Nestled in a small building in the German Colony in Jerusalem, Israel, is a quaint, historic building known as the Jerusalem Center for Public Affairs (JCPA). This edifice houses a group of scholars who are interested in defending Israel. I had the pleasure of interning for them this summer. The JCPA describes itself as “an independent non-profit think tank bringing together the best minds in the political, strategic, diplomatic and legal arenas.” In practice, this means that the JCPA works hard to enlighten Americans and others outside of Israel about what is actually taking place in Israel. The center and its website are especially helpful for college students who are often misinformed by mass media. The JCPA also sends out a Daily Alert (http://www.dailyalert.org/),a two-page summary of recent events in Israel. This resource was created in order to update political officials, but is useful for ordinary citizens as well.
As a Political Science major, it was wonderful for me to experience such an academic and political environment. The JCPA hosted events every few weeks where scholars and former ambassadors lectured about topics such as the BDS movement and the Iran Deal. It was also interesting to hear the opinions of the audience on the matter. Even though I didn’t always agree with what was being said, it was important to hear different views. These lectures always left the office abuzz, with everyone continuing the discussion throughout the remainder of the day. It was fascinating to hear the views of the people that work in the JCPA and how they disagreed or agreed with the speakers.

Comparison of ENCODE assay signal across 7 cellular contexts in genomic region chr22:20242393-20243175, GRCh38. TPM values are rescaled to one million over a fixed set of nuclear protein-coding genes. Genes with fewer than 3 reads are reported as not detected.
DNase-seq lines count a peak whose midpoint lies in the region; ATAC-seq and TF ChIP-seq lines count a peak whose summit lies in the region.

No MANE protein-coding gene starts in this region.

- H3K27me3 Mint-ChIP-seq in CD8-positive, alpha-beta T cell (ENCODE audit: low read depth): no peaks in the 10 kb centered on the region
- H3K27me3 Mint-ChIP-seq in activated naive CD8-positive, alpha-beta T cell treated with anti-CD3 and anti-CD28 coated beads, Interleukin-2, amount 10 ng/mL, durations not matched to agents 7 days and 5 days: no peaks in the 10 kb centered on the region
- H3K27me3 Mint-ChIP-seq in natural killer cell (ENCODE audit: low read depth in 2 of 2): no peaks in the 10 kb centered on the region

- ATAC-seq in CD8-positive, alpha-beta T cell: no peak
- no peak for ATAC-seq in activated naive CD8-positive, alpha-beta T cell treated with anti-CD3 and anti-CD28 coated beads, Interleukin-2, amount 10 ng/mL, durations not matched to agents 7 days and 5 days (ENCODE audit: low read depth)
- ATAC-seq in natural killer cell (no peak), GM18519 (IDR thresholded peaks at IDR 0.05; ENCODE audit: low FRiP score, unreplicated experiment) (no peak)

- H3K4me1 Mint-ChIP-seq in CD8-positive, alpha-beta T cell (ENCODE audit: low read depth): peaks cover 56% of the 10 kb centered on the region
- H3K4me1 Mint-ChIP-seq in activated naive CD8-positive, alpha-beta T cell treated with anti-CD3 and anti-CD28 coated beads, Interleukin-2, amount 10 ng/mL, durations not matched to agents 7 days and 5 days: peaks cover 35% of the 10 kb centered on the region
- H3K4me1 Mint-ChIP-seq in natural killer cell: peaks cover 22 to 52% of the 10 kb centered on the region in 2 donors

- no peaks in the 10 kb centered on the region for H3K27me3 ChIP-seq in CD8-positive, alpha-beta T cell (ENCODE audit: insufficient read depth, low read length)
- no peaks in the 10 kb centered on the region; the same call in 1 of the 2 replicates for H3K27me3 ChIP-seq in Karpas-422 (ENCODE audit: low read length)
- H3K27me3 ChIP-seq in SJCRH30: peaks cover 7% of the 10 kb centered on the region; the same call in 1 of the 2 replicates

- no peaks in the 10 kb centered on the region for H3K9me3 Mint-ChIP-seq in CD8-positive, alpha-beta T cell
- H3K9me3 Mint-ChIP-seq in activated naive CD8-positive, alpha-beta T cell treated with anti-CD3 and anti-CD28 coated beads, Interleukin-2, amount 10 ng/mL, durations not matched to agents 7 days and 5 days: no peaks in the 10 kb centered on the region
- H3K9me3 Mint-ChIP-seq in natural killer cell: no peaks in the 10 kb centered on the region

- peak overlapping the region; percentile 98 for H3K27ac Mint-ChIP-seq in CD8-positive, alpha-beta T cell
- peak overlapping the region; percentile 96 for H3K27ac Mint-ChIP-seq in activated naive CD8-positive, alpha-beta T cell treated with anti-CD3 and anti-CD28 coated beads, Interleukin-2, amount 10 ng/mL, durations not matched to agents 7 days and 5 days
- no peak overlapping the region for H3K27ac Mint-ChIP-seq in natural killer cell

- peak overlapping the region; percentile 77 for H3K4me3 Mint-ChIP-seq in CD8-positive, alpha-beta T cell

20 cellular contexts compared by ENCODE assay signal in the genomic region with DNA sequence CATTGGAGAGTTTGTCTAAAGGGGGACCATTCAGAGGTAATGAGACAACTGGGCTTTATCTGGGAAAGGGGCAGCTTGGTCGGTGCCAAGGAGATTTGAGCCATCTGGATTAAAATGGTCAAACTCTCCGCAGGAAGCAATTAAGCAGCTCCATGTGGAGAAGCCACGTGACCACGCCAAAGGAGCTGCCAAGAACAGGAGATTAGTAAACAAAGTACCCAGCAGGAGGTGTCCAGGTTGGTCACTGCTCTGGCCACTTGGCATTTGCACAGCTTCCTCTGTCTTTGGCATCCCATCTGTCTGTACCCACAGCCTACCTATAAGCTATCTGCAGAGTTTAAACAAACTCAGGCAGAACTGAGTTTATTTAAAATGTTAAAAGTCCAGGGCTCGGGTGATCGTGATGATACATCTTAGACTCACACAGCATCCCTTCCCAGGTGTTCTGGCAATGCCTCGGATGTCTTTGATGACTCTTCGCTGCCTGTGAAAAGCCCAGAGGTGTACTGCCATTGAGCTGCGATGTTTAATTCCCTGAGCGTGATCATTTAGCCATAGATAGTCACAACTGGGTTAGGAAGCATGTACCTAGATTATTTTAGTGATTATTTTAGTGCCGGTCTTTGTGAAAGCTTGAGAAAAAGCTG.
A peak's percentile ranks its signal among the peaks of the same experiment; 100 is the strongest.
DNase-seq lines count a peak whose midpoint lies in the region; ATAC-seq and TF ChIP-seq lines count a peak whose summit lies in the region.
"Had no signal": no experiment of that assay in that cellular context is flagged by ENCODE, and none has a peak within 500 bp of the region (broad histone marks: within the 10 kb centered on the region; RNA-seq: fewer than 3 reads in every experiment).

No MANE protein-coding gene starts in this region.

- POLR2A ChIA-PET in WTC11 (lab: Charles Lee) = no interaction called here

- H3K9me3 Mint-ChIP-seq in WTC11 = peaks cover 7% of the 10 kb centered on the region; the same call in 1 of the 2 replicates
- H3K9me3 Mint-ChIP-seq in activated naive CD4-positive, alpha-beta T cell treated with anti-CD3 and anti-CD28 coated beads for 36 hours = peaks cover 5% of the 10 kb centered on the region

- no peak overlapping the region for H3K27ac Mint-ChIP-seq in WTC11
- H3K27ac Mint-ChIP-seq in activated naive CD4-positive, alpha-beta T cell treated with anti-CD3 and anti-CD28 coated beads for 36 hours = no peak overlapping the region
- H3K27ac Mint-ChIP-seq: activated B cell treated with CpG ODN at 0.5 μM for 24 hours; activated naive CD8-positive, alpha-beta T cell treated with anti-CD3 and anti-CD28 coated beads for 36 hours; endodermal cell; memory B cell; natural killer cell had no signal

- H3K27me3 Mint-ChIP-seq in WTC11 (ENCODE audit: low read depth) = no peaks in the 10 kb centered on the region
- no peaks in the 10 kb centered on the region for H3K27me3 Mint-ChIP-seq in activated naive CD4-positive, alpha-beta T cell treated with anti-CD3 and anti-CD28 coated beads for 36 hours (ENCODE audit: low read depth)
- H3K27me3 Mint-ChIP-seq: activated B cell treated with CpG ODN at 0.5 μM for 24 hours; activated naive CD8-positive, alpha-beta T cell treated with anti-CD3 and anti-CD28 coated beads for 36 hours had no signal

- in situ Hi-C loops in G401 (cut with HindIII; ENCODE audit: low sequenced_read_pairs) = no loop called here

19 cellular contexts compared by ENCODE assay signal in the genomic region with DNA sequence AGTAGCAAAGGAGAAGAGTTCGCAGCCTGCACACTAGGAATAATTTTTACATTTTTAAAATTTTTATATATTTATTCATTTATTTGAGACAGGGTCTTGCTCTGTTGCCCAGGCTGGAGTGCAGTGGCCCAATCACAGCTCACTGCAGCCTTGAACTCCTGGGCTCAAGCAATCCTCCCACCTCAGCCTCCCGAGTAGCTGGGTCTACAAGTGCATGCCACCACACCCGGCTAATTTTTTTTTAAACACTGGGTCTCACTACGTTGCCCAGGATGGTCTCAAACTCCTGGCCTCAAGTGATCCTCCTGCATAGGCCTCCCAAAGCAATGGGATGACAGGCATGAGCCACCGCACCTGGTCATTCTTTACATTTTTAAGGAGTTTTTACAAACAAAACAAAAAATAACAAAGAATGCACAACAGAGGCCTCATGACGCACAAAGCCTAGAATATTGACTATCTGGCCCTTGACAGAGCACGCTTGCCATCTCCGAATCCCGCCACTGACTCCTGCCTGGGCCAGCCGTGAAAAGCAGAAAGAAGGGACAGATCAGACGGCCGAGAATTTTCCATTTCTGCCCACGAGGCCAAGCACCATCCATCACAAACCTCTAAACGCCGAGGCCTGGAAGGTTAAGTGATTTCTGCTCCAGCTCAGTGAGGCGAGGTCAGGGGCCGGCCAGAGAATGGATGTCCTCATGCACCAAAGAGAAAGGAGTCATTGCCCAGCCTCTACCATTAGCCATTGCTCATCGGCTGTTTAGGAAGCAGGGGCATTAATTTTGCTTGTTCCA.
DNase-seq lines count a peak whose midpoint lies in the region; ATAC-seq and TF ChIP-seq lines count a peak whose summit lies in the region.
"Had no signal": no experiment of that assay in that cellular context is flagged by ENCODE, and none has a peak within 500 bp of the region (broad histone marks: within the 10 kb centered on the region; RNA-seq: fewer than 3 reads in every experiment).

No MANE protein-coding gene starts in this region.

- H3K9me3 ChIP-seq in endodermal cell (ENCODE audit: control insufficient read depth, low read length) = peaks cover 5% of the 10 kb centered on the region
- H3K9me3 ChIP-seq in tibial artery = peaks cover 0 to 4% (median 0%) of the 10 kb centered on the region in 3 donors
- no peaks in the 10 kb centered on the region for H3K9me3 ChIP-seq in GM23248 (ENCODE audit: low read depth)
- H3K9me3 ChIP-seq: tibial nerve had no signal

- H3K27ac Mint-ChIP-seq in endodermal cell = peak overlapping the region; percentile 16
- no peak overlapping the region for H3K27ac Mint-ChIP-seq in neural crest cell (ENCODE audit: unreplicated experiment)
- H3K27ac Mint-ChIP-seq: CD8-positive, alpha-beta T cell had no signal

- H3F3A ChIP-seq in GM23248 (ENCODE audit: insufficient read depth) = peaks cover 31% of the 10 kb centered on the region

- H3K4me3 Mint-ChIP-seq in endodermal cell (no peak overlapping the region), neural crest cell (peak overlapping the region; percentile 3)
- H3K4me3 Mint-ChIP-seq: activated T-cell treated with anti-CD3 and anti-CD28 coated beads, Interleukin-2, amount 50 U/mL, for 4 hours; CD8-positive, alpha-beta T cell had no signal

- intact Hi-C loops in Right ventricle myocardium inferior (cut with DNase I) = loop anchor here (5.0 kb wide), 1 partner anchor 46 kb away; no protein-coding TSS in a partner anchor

The scholars in the JCPA vary in the scope of their expertise. Their proficiency ranges from the circumstances of the population to international affairs. Although my primary responsibility was to assist the internet marketing coordinator, I was asked to assist other researchers as well. I spent a great deal of time fact-checking for articles, as well as publicizing published articles. I spent many hours searching the web for specific pictures of Arab houses, in order to show the public the luxury that actually exists in Arab villages. Two additional interns and I put together a soon-to-be-published 50-page document on the subject.
In addition to my aforementioned tasks, I searched news sites for commentary on recently published articles from the JCPA. I intentionally searched for articles that disagreed with the JCPA position. Then, I commented on those critiques, thus indicating to other readers that they aren’t being given all the facts. I would do this by solely quoting from JCPA articles and researched material, using only fact based quotes to disprove the inaccurate information being presented. My hope was that my comments would encourage readers to look at our articles and get the real story. I don’t know if anyone read my comments, or if anyone’s point of view will be changed due to my research. I am, however, hopeful that my efforts will ultimately lead readers to understand a clearer reality in Israel.
I also enjoyed the office discussions of recent political affairs. These talented scholars would take the time to discuss with the interns their thoughts on the Iran Deal or the UN Fact Finding Mission. It was enlightening to meet other interns from the United States and Israel to discuss our varying views that were formed by our diverse backgrounds.
I learned a tremendous amount from this summer experience. I hope that at least a few people will be encouraged to research facts the next time they hear a story about Israel on the news instead of accepting a position at face value. I hope that readers will come to realize that facts can be skewed, omitted and misrepresented. Just as I gained a lot from working in a diverse Israel-advocacy environment, I hope that others can gain a similar benefit from my research and experience.